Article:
Thursday, November 16, 2017

The next two to three years

Election posters for the radical nationalist SRS (Srpska radikalna stranka), (Wikicommons: Micki)

A nationalist bloc of nations has come into being in eastern and central Europe—Poland, Czechia, Slovakia, Austria, and Hungary. This is a new development, and most commentators in North America and Western Europe are still digesting what has happened. So they are easy prey for three misconceptions:

This is right-wing nationalism, even far right. Actually, in denouncing the erosion of the welfare state and in rejecting military intervention abroad, it has more in common with Bernie Sanders than with Margaret Thatcher. It is, in fact, a sharp break with the thinking that has dominated the right since the days of Reagan and Thatcher in the 1980s.

This is a return to the belligerent nationalism of the early 20th century. Europe no longer has enough young men to sacrifice in needless wars—ironically, that's what postnational Western elites have been pushing. In the early 21st century, nationalism is about rejecting military adventurism abroad and defending what we have at home.

This is an Eastern European thing, a legacy of communism. True, in its initial stages. National identity is stronger in Eastern Europe, partly because the Iron Curtain hindered the inflow of Western culture and partly because these societies are less differentiated and more homogeneous. Because citizens share similar interests, consensus can be reached more easily and then spread elsewhere. And the new nationalist consensus has already spread west of the former Iron Curtain. 

Over the next two to three years, this consensus will spread into other small countries or regions where the elites are close to the people, where English isn't widely used, and where the culture is similar and tends to be locally produced. The next dominoes to fall will thus probably be Slovenia and Croatia to the south and Switzerland, Bavaria, and Saxony to the west. This political change will happen as much through ideological conversion of old parties as through electoral upsets by new parties.

The nationalist consensus will spread to other countries with the help of another factor: the relative weakness of the local elite and, conversely, the relative strength of public feeling that change is necessary. If we look at Europe as a whole, we can identify two zones where the elites are weak and the desire for change is correspondingly strong. One is Serbia/Macedonia/Bulgaria. The other is Italy.


Although Serbia is next to Hungary, it has less in common with that country than does Austria or Czechia. As a state within Yugoslavia, it was never part of the Warsaw Pact and only an associate member of Comecon. It was communist, yes, but it remained nonaligned during the Cold War. In addition, its religious heritage is Orthodox and not Catholic. Like much of the Orthodox world, it had once lived under Muslim rule and thus views the Islamic world differently—as a former colonizing power and not as a former victim of colonialism.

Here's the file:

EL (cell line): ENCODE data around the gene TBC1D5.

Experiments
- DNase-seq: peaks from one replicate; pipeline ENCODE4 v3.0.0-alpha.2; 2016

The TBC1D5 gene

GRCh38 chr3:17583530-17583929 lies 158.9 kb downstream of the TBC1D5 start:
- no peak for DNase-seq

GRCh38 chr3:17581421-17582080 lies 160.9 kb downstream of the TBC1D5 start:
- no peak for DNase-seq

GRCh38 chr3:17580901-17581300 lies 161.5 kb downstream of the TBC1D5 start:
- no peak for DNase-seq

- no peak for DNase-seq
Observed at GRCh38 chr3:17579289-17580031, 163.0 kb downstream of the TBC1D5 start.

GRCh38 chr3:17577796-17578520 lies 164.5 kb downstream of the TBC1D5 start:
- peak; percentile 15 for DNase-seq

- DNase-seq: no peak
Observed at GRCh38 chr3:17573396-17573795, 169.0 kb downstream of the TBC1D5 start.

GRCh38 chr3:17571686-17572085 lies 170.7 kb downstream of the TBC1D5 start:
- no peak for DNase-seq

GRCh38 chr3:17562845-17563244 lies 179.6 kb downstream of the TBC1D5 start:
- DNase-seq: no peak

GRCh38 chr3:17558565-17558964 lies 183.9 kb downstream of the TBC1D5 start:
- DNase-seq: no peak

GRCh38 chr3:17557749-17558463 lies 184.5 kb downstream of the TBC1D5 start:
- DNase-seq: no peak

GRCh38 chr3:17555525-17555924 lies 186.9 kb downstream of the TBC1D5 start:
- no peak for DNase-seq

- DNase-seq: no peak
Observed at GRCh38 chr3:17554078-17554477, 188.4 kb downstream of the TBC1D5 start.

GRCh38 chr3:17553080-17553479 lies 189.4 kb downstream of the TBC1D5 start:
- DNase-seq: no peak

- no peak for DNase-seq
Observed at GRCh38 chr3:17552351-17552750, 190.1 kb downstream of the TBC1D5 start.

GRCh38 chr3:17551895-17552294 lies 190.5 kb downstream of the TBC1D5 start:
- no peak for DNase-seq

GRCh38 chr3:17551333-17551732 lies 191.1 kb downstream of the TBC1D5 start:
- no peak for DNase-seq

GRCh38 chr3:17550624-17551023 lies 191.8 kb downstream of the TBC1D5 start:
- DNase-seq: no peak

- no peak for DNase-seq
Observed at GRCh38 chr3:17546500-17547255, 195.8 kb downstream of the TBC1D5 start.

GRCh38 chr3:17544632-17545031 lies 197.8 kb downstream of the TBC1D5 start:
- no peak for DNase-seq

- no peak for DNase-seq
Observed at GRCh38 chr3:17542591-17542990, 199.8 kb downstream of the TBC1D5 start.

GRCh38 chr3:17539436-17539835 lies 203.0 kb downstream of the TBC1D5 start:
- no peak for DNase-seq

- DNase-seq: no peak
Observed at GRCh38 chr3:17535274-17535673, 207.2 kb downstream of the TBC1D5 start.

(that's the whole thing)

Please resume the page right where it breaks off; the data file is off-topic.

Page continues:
Currently, Serbia is ruled by the SNS (Srpska napredna stranka), which won 48% of the vote in the 2016 parliamentary elections. The party originated in a group that broke away from the much more radical SRS (Srpska radikalna stranka), a nationalist party that opposes European integration and globalism. Internationally, the SNS cooperates with the FPO of Austria (Freedom Party) and Yedinaya Rossiya (United Russia). 

Nonetheless, Serbia’s governing party is acting more and more like postnational Western elites. In 2015, it gave 600,000 migrants free passage through the country, partly under pressure from the EU—as the foreign minister hinted in an interview with Deutsche Welle:

DW: Serbia is one of the main countries that refugees transit on the Balkan route to the European Union. What measures has your country adopted in response?

Ivica Dacic: Up to now we had a fair and constructive approach to this issue, and for this we were praised by the entire world and commended for our behavior from the European Union, the United Nations and all world powers. I have to note that in 2015 we had 600,000 migrants pass through Serbia. (Deutsche Welle 2016)

The government is in fact seeking EU membership:

Serbia's prime minister said Wednesday [June 28, 2017] her future government's goal is membership in the European Union along with modernization of the troubled Balkan country.

Ana Brnabic told Serbian parliament that the government will lead a "balanced" foreign policy, seeking good relations with Russia, China and the U.S.

Lawmakers are expected to vote her government into office later this week. If confirmed, Brnabic will become Serbia's first ever female and openly gay prime minister.

"The time before us will show how brave we are to move boundaries," Brnabic said in her speech. "Now is the moment to make a step forward and take our society, country and economy into the 21st century."

She warned that "if we don't take that chance, we can hardly count on another one again."

When President Aleksandar Vucic nominated the U.S.- and U.K.-educated Brnabic to succeed him as prime minister earlier this month, it was seen as an attempt to calm Western concerns that Serbia was getting too chose to Russia despite its proclaimed goal of joining the EU. (Gec 2017) 

This pro-EU attitude has been adopted in the name of realism. Unemployment hovers at 20% and, despite widespread privatization, the painful transition to a market economy is showing no signs of ending. For advocates of EU membership, the solution is to be patient and to work at becoming like Western Europe. This discourse has a strong element of faith: